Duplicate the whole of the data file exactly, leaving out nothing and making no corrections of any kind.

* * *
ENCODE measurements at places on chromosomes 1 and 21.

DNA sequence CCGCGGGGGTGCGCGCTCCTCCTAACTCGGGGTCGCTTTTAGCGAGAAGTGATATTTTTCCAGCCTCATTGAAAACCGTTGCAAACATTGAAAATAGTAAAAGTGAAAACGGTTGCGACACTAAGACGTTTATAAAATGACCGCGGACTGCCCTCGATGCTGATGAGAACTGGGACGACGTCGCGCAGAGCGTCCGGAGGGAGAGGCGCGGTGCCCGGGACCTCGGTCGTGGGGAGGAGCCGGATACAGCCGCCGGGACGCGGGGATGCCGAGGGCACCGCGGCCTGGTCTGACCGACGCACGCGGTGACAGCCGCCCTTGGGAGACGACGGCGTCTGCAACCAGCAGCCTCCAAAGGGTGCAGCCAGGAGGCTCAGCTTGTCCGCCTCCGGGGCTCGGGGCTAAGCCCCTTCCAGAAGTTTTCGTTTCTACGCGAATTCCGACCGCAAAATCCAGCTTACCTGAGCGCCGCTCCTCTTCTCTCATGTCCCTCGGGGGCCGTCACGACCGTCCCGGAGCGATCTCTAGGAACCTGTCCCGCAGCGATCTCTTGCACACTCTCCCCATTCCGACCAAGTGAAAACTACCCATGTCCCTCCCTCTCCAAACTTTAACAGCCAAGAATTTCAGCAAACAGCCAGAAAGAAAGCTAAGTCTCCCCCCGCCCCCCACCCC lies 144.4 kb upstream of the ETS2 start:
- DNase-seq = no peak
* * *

ENCODE measurements at places on chromosomes 1 and 21.

DNA sequence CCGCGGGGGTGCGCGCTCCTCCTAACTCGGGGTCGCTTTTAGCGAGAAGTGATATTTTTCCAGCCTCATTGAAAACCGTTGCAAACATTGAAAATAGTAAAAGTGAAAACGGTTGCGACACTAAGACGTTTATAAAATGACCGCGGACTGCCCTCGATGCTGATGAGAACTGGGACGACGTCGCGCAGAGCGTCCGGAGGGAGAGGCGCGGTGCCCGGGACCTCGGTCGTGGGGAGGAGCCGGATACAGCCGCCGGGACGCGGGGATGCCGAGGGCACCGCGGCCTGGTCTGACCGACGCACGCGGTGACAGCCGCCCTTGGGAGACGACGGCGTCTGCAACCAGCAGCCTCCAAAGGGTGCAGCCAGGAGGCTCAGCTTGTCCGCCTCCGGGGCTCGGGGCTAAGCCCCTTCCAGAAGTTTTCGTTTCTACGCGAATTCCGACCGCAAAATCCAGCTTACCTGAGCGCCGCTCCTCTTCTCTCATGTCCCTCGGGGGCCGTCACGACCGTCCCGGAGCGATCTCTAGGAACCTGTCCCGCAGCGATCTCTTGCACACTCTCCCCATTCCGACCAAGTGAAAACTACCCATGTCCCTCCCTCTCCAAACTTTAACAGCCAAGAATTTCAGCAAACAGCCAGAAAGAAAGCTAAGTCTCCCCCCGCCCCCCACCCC lies 144.4 kb upstream of the ETS2 start:
- DNase-seq = no peak